Saturday, May 26, 2012

D16 - Creed

Long ago I adopted the personal creed "Do interesting things, go interesting places, meet interesting people."  It may be time to finally start living up to that saying.  That is not to say that thus far I have been a wallflower in the dance of life, but I am still far from cutting-a-rug.

Traveling to India to pursue the love of my life was a good start.  Never could I have dreamt that, even if I wanted to, I could have made it to India in my lifetime - that is until I had the best reason in the world.  Jessie pulls me, both literally and figuratively, out on the dance floor and gives me a sensation that I have only felt a few times before in life; anything is possible in this world.

Alongside her I feel as though I have the courage to fulfill the creed I set out for myself years ago.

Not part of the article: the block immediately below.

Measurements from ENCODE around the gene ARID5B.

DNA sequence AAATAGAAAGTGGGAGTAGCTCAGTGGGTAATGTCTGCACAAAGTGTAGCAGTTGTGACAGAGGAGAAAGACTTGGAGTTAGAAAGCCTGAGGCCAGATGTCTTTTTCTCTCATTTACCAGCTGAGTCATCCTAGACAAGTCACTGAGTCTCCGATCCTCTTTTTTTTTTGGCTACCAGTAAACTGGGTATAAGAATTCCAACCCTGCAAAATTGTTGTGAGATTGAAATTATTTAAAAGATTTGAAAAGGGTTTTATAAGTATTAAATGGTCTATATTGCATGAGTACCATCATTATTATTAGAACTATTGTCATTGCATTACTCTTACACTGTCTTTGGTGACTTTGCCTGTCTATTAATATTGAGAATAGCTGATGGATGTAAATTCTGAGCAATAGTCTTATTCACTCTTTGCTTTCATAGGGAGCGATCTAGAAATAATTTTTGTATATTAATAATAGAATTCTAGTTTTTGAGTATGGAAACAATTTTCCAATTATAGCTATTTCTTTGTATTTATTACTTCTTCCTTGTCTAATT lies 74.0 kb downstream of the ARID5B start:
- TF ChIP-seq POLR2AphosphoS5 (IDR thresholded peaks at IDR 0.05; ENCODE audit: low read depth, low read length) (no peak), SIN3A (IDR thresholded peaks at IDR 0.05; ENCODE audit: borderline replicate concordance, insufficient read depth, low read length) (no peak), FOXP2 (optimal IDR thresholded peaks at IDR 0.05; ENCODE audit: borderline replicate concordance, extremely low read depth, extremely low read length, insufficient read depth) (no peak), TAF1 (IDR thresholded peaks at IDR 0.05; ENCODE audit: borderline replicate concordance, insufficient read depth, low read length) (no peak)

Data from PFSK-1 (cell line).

Friday, May 25, 2012

Day 15 - Pulling metaphorical teeth

Some days it is like my mind is swimming through a vat of molasses - so it is easier to avoid the vat altogether.  My avoidance hammer is an important implement in my toolbox.  I place it right beside my procrastination timer and my guilt ruler.  When I equip myself with all three, there is literally nothing I cannot put off doing and then feel bad about not doing it.

These tools, when used often, actually strengthen each other.  I can hammer away at the timer to make it more accurate, then measure my hammer and watch its length grow.  Carrying them around all day makes for burdensome work, but somehow I feel out of sorts without their weight around my belt.